First published between 1873 and 1877 as a series of installments in a literary magazine, Anna Karenina is a more than one thousand page opus about the ill-fated affair between a St. Petersburg socialite and a young soldier. Despite the soap opera at the heart of the story, the novel is actually much deeper because it explores many motifs, including feminism, family, forgiveness, and fate.
Leo Tolstoy’s tale of forbidden love has been brought to the screen over 20 times, most notably starring Greta Garbo (1935) and Vivien Leigh (1948) in the title role. Here, Academy Award nominee Keira Knightley (for Pride & Prejudice) delivers a fresh interpretation of the flawed heroine in a bold adaptation directed by Joe Wright.
The movie is the pair’s third collaboration, which includes the critically acclaimed Pride & Prejudice (2005) and Atonement (2007), costume dramas which together received a total of 11 Oscar nominations. Similar accolades are likely in store for this movie as well, primarily as a consequence of Knightley’s powerful performance and Wright’s daring and dazzling interpretation of the Russian classic.
The highly stylized production has a stagy feel to it rather reminiscent of Moulin Rouge! (2001). Most of the film unfolds in a dingy dilapidated theater, which might sound at first like a disappointing downsizing of the sweeping source material. But this surreal treatment, replete with stampeding horses and a host of other surprises lying in wait in the wings and up in the rafters, is nothing short of magical without diminishing the Tolstoy epic one iota.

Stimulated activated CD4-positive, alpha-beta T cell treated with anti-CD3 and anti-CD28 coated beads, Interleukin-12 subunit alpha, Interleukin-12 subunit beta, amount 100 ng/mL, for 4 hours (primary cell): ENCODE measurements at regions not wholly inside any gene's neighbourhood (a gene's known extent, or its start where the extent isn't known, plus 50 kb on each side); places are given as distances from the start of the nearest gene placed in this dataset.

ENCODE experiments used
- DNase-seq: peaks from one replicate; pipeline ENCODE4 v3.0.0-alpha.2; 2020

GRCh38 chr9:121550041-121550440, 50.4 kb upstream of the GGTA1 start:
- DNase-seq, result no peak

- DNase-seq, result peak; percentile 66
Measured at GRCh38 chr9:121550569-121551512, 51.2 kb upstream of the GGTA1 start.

At the point of departure, we find unhappily married Anna falling in love with dashing Count Vronsky (Aaron Taylor-Johnson), a bachelor serving in the cavalry. The two proceed to carry on shamelessly, much to the chagrin of her older cuckolded husband, Alexei Karenin (Jude Law), who is a boring government bureaucrat.
In addition, the picture devotes its attention to a couple of lesser-developed subplots. One involves Anna’s brother (Matthew Macfadyen), a womanizer who has been cheating on his wife Dolly (Kelly Macdonald). The other is about wealthy Konstantin Levin’s (Domhnall Gleeson) pursuit of Dolly’s teenage sister Kitty (Alicia Vikander), a debutante who has hopes of being courted by Vronsky.
Ultimately, Anna’s mind gradually unravels, as she is tragically undone by a mixture of jealousy, bitterness, and assorted social pressures. All of the above transpires before a visually arresting backdrop as envisioned and brilliantly executed by the gifted Wright.
A sumptuous cinematic feast!
Excellent (****). Rated R for sexuality and violence. Running time: 130 minutes. Distributor: Focus Features.